The presence of sin in the world has led to a world that is under a curse.  Romans 8:20–22 states that the creation has been subjected to futility, is in bondage to corruption, and is groaning—all because of the presence of sin. One day, when Jesus returns, there will be a new creation, which is promised in both the Old and New Testaments (Isa. 65:17–18; 66:22; 1 Pet. 3:10–13; Rev. 21:1).


The God of the Bible is the not the god of Deism. He is intimately involved with his creation. He provides for his creation, sustaining its existence at every moment, for, as Hebrews 1:3 states, Jesus upholds the universe by “the word of his power.” In Christ, all things hold together (Col. 1:17). God makes the sun to shine and the rain to fall on both the just and the unjust (Matt. 5:45). Rain, crops, and seasons all bear witness to God’s care for his creation (Ps. 104; Acts 14:17). He “knits” people in their mothers’ wombs (Ps. 139:13). He determines where and when they live (Acts 17:26).  He clothes and feeds people (Matt. 6:25–34). He even numbers the hairs on their heads (Matt. 10:30).

Providence is typically thought of in three terms: preservation, concurrence, and governance. As stated above, God faithfully preserves his creation (Gen. 8:22). He also faithfully preserves his people (Pss. 31:23; 37:28; 66:9; 121:5–8; 138:7; 143:11; Matt. 16:18).

Of course, God’s providing for people also entails human effort. The way that God’s sovereign providence and human effort work together is called concurrence. God provides the ability work and earn wealth (Deut. 8:17–18), yet human diligence is lauded (Prov. 10:4; 12:24, 27; 13:4; 21:5), and human work is expected (1 Thess. 4:11; 2 Thess. 3:10). In many ways, God’s sovereign control over his creation works together with human effort. While humans can intend evil, God uses their efforts to cause a good result, as seen in the story of Joseph and, more importantly, in the crucifixion of Jesus (Gen. 50:20; Acts 2:23; 4:10, 27-28). Salvation (grace through faith leading to sanctification and glorification) is a gift from God, yet he expects us to work towards obedience and holiness (Phil. 2:12–13).

God clearly governs all his creation. He works all things according to the counsel of his will (Eph. 1:11). Whether light or darkness, well-being or calamity, God makes and directs all things, always carrying out his purposes (Prov. 16:4; Isa. 45:7; 46:8–12). He controls the hearts and fates of kings (Prov. 21:1; Dan. 2:21). Even the smallest occurrences are governed by God (Prov. 16:33).

Perhaps God’s greatest providence is salvation through his Son. Abraham knew that God would provide a substitutionary sacrifice, a lamb, for his son, Isaac (Gen. 22:8). Indeed, that sacrificial lamb is Jesus, provided to take away the sin of the world (John 1:29).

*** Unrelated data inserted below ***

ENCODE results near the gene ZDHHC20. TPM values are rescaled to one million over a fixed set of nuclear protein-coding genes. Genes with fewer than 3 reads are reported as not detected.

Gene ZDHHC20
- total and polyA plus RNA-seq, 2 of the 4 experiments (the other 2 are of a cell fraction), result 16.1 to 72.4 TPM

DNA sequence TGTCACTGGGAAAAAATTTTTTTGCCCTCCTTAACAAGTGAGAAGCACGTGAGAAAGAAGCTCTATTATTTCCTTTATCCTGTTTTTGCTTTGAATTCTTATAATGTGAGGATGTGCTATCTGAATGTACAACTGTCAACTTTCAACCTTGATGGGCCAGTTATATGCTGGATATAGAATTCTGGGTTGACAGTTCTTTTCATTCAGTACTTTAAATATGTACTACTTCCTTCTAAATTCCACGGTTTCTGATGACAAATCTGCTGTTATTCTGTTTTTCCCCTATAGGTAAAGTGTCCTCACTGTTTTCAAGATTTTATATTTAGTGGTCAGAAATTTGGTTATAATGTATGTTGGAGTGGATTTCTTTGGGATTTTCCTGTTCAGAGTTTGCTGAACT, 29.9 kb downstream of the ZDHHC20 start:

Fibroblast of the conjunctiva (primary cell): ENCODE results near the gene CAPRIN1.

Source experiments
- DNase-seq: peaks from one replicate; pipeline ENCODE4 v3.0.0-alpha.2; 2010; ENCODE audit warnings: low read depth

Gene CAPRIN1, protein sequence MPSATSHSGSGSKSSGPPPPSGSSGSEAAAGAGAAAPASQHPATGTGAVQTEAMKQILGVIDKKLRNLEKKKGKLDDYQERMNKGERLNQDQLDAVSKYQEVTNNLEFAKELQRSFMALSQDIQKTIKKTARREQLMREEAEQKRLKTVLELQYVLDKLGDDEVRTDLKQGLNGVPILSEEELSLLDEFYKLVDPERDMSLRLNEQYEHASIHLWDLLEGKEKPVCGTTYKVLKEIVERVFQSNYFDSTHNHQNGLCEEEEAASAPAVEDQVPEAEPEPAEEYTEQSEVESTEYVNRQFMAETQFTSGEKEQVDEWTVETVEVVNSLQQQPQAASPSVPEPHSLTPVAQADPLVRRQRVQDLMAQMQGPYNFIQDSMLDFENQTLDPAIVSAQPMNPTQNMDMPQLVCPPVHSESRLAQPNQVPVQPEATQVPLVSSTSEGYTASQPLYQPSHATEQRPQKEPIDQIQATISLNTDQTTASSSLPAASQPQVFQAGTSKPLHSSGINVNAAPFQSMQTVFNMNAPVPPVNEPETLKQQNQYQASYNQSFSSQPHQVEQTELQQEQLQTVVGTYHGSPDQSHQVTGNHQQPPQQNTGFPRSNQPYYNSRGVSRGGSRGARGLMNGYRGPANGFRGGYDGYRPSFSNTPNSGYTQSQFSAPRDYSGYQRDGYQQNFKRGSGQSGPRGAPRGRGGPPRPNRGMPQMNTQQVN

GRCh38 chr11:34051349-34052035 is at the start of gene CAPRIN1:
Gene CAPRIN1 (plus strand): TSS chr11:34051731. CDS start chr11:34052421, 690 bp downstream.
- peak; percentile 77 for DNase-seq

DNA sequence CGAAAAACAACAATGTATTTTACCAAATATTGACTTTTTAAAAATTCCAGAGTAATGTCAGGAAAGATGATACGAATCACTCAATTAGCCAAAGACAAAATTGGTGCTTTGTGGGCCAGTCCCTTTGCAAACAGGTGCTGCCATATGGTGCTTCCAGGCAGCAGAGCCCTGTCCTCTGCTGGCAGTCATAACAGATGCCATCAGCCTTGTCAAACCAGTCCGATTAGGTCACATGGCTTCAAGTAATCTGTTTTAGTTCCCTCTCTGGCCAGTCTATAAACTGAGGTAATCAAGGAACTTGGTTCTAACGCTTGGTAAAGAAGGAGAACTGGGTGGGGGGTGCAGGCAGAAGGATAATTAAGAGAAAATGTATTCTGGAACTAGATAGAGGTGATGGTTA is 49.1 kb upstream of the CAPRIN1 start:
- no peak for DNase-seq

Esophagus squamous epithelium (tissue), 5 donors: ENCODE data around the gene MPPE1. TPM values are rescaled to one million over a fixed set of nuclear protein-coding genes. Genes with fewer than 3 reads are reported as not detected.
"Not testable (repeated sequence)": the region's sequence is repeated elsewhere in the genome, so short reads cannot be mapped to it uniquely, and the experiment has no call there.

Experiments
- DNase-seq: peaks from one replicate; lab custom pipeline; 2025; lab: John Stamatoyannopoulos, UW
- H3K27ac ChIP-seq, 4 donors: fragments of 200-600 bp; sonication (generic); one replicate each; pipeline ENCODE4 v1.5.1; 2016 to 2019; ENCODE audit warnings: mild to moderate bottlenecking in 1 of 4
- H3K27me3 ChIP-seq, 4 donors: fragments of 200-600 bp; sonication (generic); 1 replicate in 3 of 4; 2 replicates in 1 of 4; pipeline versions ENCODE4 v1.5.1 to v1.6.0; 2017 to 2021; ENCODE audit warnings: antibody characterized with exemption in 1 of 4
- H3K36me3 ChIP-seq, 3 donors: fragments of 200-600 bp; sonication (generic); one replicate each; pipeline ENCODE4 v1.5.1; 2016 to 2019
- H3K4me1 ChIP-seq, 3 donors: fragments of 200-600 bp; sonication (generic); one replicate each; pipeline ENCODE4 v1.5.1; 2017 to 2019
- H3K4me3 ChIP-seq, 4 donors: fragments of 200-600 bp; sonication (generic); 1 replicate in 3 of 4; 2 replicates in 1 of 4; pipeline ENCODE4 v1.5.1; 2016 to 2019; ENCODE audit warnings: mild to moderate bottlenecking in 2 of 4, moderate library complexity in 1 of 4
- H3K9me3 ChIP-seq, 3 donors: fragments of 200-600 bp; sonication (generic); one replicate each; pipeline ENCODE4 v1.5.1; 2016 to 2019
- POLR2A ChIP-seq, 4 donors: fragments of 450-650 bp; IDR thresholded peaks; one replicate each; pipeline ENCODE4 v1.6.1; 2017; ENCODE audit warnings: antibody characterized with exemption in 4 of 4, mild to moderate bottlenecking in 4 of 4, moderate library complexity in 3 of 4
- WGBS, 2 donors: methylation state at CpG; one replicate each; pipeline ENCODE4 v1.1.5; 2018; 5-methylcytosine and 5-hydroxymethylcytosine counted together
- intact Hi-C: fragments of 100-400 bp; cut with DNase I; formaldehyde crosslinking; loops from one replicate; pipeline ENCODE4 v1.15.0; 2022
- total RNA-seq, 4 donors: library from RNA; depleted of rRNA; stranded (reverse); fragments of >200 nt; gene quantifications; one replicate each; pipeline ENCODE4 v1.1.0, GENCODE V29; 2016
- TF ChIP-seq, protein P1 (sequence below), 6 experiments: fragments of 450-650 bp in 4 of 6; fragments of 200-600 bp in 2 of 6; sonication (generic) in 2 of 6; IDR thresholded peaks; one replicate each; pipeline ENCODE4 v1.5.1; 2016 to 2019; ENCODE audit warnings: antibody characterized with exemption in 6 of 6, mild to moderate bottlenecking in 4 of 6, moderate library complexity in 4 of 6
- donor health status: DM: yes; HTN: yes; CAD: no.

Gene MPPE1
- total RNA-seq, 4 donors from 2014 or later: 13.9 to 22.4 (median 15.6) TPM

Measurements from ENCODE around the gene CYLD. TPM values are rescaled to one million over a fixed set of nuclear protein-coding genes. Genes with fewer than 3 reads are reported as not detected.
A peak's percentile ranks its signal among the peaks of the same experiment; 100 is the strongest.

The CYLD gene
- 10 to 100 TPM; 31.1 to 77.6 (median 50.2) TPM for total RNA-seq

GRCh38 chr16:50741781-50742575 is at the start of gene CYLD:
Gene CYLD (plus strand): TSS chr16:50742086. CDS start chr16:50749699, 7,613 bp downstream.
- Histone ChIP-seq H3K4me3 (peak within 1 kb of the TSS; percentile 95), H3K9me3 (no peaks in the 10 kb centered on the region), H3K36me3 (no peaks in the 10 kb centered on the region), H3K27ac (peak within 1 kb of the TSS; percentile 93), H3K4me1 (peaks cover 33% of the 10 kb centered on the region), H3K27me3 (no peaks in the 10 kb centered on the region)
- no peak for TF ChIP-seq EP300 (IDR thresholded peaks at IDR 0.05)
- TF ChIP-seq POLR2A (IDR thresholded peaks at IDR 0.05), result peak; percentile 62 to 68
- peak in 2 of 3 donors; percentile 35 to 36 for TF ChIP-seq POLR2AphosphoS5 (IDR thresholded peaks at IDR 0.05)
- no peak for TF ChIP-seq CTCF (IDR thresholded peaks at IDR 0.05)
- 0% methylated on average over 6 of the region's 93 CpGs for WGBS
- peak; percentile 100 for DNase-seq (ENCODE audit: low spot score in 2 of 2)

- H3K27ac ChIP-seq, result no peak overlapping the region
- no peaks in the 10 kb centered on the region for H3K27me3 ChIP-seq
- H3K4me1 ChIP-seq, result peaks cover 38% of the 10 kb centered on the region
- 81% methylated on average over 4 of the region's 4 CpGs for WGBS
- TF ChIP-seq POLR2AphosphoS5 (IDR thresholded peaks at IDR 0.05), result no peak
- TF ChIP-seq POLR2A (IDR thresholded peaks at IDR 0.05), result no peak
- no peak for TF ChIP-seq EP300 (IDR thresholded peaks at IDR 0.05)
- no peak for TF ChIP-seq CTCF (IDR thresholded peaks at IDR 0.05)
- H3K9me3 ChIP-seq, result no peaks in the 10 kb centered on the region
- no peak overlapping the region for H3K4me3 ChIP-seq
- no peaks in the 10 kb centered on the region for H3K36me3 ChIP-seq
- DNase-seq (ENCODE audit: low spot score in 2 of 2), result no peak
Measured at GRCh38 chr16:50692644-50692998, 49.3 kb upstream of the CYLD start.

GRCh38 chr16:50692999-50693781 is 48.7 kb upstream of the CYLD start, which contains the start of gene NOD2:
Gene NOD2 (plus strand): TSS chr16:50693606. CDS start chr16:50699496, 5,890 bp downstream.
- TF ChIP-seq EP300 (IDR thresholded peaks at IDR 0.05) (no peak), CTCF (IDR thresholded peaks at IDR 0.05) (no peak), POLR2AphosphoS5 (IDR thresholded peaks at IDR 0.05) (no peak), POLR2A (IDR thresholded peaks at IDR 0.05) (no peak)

God made humans in his image, to reflect his glory; he made humans male and female; and he made humans material and immaterial, consisting of both body and soul/spirit/mind.

On the sixth day, God created humans. They were the crowning glory of his creative works. God made man a little lower than the heavenly beings and crowned him with glory and honor (Ps. 8:5). Unlike anything else in creation, human beings were created in God’s image (Gen. 1:27) and were given the responsibilities of ruling over the earth, subduing it, being fruitful and multiplying, and working and guarding/keeping the garden of Eden (Gen. 1:26, 28; 2:15). Just as the priests and Levites guarded and kept the tabernacle (the same Hebrew verbs used of Adam in Gen. 2:15 are used in Num. 3, among other places, of the Levites), Adam and Eve were supposed to minister in the garden of Eden as God’s royal priests. Therefore, humans were created to work.

Being made in the image of God means, chiefly, imaging God in his world. In other words, human beings are made to represent God and to glorify him. (Isa. 43:6–7 says explicitly that God created his people for his glory.) Humans are able to image God because they reflect him in certain ways. God is personal (he is an agent who has a will), relational, rational, and he creative, among other things. Likewise, humans are persons, relational, rational, and creative. Yet humans are not divine. They are completely dependent upon God. They are finite and God is infinite.

Though humans have fallen into sin, they still bear God’s image (Gen. 9:6; James 3:9). However, this image is distorted by sin and therefore needs renewing. Humanity needs to be transformed into the true image of God, Jesus (Rom. 8:29; 2 Cor. 3:8; 4:4; Col. 1:15; 3:10).